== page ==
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Lynchings in the Old West

Bill Radke

Angela Kim

Larger view
Eternity 2007
(Ken Gonzalez-Day)
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Photographer Ken Gonzales-Day talks about lighting
(Neille Ilel)

Bill Radke: We all know about so-called "frontier justice" in the Old West. But how are you defining lynching?

Ken Gonzales-Day: I use the Tuskegee Institute definition, which is sort of a guiding post to how we think about an execution that is illegal. For example, it says there has to be three or more people, there must be a presumption of guilt, and I also extended that by adding that there had to be a rope involved.

Victims of these western lynchings were primarily Latinos?

The largest single group, yes, were Latinos. And the largest section of that is what we would think as Mexican or Mexican-Americans today. After that, Native Americans, Chinese and Anglos of various different nations, including one Swiss.

You have photographed some of the trees that still exist today. You call them "hang trees." You brought some of your photos of these hang trees with you. I'm looking at this one, which is a California oak and it's next to some modern building.

It's some sort of business complex that hadn't yet been occupied at that point.

Tell us about this.

Lynch mobs in California preferred the California native oak over all other trees, partially because they're native, so they were here, and partially because they grow very slowly and have twisting branches that are low enough to throw a rope over. Part of my thinking was that these were the last witnesses. If it wasn't the exact tree, the mob walked underneath it on their way to the next tree. And my thought being that the tree has been there, and in some cases, they could be up to 400 years old. Capturing these last witnesses was part of the interest for me, because they may one day all be gone.

As you can see from the one that's been built around, the odds of that tree surviving are pretty slim, because you can see in the photograph that there's this lovely landscaping with little flowers and sprinklers. If you water that tree every day, it's probably going to be dead within five years.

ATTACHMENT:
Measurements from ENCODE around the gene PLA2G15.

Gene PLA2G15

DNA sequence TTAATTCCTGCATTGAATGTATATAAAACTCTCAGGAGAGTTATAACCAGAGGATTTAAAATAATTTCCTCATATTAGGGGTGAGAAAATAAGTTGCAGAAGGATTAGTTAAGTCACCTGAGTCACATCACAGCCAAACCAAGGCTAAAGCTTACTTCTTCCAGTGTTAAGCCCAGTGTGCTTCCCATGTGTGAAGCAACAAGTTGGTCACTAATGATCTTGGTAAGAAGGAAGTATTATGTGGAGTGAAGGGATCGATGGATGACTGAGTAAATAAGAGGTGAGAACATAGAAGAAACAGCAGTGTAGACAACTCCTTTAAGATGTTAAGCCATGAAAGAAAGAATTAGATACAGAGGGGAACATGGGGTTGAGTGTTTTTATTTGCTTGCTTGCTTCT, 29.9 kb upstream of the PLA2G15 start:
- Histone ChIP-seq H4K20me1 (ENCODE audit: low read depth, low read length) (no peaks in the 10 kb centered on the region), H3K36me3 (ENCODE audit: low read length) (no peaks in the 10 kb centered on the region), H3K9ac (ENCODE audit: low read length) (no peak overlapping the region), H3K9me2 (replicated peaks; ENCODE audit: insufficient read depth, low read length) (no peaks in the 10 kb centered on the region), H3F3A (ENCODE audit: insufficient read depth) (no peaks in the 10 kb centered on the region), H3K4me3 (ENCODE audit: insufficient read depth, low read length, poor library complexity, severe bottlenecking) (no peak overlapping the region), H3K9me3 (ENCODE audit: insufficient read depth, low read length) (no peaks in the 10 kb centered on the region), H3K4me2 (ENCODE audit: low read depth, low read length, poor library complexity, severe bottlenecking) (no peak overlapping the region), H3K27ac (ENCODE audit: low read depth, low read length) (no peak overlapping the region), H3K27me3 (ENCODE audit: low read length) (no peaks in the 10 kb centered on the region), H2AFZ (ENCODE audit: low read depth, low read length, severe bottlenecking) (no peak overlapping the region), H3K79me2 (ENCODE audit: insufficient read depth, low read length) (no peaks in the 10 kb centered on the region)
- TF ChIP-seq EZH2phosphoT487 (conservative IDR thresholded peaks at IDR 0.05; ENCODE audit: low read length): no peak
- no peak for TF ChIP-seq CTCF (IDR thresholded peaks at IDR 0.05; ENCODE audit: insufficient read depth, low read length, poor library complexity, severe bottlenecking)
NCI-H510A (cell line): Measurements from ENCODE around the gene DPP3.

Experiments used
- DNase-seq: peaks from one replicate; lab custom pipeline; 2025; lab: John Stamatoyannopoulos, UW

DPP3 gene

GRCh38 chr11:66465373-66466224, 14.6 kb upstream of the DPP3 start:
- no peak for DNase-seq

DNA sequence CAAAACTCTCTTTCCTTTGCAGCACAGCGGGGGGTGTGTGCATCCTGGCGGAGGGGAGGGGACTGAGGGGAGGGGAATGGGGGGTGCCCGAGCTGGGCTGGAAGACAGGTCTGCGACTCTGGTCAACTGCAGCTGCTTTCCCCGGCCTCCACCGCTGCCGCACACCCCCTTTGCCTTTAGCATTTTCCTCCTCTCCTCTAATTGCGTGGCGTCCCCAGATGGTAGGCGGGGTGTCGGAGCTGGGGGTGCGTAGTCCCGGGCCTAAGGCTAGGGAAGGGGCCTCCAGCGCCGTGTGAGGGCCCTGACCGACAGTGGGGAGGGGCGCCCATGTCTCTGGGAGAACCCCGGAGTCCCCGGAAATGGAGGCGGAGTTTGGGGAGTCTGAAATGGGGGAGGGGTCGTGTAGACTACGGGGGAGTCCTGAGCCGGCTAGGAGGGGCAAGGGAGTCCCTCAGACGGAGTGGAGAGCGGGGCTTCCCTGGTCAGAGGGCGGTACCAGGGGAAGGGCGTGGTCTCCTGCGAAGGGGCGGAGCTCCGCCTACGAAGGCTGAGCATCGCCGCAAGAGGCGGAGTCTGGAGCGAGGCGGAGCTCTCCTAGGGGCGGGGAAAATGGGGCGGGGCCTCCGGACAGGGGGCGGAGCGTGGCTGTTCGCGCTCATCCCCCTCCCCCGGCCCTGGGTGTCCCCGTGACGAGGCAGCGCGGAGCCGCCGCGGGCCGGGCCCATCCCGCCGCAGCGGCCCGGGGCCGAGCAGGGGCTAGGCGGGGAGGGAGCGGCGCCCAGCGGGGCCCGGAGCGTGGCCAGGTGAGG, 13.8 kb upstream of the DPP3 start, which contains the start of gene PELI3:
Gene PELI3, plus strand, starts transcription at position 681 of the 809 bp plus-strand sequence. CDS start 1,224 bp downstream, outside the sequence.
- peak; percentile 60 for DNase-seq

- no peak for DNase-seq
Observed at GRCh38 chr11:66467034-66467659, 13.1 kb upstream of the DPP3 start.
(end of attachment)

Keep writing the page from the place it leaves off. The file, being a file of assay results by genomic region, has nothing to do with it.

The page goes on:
How does this historical project, for you, relate to the America of today?

On one level, we can see it in the immigration debates that are going on all over the place. On another level, we can see it in debates around racial identity that are coming up in the elections, in the way that we think about who we are and who we are as a nation, not just as individuals.

I don't worry that lynching is going to come back, per se, though we have seen all the nooses and all kinds of manifestations of that coming back. But the ability to heal as a society has not yet happened. People get very sensitive, people get very insecure around these issues. And we just need to bring it out and talk about it.

You've related these lynchings to today's immigration debate, which is a little touchy. What connections do you make there?

Without being too provocative -- obviously we don't want to use the term "lynching" too loosely -- but lynching as a practice was only one aspect of the way Latinos were disenfranchised in the 19th century. They had restricted citizenship on a number of levels, and that could range from the business world to the economic world to the political world.

So when we talk about lynching, it is the most spectacular one; it's the one that we're drawn to as a people. But it's only one aspect of many aspects. The legacy of lynching is a very powerful one, and it can be a very frightening one and an intimidating one for all kinds of communities. So we need to come to a broader view of our understanding of race relations in the United States.

How do you feel differently knowing what you know now?

I think it helped me process a lot of different experiences that I had never really thought about. I guess I'll never look at trees quite the same way again. But when you think about the landscape in California, you probably think of the very pastoral, beautiful image. And it's probably taken by a number of Weston or Adams, or a number of photographers that are well known in their fields. They construct this idea of a landscape that is race neutral, in which there are no people, there are no races and there is no conflict. And part of my photographic journey has been to go back and look for these sites. They're still beautiful photographs. They're still beautiful trees, but I hope that the viewer will rethink their assumptions about how they look at photographs of landscapes.

Ken, thank you for talking with us today.

Thank you so much.

  • Music Bridge:
    It Happened
    Artist: Cinder
    CD: Dirty Three (Drag City)

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